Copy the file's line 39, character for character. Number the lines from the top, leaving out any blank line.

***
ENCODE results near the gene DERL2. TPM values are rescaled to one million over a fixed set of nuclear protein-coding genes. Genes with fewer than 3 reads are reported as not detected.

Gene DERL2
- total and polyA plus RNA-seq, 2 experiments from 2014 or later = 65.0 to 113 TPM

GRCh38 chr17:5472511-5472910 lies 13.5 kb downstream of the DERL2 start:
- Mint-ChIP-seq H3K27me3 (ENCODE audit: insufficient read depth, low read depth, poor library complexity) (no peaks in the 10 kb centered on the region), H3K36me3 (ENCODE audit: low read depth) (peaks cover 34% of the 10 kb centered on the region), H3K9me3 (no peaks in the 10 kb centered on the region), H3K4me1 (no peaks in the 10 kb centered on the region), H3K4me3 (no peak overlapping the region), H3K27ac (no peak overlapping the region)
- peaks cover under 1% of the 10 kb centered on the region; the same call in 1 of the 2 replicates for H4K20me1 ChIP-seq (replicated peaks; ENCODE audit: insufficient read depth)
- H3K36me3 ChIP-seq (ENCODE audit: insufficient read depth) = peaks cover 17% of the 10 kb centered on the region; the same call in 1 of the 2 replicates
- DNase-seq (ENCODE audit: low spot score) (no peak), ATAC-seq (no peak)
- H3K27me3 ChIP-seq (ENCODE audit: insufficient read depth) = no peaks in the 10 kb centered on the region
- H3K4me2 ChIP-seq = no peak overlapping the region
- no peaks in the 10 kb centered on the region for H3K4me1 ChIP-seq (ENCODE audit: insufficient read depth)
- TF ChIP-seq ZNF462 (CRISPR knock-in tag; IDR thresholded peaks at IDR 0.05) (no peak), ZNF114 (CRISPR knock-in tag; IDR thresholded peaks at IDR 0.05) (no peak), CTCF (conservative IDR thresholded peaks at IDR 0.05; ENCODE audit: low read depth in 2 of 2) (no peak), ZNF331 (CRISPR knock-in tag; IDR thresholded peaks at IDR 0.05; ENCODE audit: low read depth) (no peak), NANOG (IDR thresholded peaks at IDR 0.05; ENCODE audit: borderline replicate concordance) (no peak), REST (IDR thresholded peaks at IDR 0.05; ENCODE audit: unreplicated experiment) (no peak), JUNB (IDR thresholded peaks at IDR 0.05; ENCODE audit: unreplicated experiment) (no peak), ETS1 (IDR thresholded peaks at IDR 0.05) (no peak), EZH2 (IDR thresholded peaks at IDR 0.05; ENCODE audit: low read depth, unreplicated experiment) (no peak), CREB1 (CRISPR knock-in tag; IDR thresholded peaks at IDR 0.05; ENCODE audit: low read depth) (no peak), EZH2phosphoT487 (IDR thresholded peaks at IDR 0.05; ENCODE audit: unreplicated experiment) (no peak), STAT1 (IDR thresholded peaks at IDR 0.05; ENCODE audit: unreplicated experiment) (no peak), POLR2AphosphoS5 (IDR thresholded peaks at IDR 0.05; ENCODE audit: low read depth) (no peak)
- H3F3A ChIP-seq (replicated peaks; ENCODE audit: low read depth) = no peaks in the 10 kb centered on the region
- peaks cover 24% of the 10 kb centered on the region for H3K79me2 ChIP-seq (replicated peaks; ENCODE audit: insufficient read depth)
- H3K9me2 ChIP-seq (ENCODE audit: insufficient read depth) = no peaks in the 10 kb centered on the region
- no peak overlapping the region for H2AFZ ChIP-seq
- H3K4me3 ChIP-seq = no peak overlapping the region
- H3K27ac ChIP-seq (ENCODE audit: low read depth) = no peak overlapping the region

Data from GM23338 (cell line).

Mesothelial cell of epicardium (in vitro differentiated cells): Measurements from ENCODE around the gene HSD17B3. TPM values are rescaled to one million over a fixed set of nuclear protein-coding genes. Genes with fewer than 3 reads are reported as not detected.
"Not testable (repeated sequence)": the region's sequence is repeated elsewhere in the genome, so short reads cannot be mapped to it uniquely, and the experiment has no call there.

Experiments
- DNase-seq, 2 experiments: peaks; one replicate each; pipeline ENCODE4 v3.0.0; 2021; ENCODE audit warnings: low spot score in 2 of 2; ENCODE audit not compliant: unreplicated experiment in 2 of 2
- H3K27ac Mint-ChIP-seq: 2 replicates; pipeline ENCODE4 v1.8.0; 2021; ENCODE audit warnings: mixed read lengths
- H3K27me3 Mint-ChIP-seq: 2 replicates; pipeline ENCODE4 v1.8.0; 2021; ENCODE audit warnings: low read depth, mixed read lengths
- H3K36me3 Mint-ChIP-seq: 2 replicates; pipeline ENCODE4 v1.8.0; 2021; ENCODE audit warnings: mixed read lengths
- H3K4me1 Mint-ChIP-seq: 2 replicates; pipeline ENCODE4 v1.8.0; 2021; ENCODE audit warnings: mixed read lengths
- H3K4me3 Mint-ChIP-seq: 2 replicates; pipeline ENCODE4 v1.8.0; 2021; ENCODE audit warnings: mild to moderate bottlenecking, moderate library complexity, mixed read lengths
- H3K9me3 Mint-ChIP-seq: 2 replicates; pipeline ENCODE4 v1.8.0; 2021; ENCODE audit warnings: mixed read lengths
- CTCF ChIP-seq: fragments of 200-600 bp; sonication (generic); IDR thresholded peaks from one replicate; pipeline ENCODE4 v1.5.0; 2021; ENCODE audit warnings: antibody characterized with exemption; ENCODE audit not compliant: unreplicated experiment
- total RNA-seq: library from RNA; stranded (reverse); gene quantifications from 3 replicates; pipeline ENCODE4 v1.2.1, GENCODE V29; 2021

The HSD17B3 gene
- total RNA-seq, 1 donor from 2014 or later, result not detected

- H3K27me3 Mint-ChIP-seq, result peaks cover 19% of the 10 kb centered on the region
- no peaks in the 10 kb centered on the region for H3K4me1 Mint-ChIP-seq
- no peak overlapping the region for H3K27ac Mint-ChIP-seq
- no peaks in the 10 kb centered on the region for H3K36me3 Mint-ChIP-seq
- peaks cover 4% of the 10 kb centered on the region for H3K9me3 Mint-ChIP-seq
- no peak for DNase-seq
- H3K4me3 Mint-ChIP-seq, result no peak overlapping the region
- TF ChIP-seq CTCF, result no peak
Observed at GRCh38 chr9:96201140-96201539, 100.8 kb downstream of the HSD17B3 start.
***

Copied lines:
- no peak for DNase-seq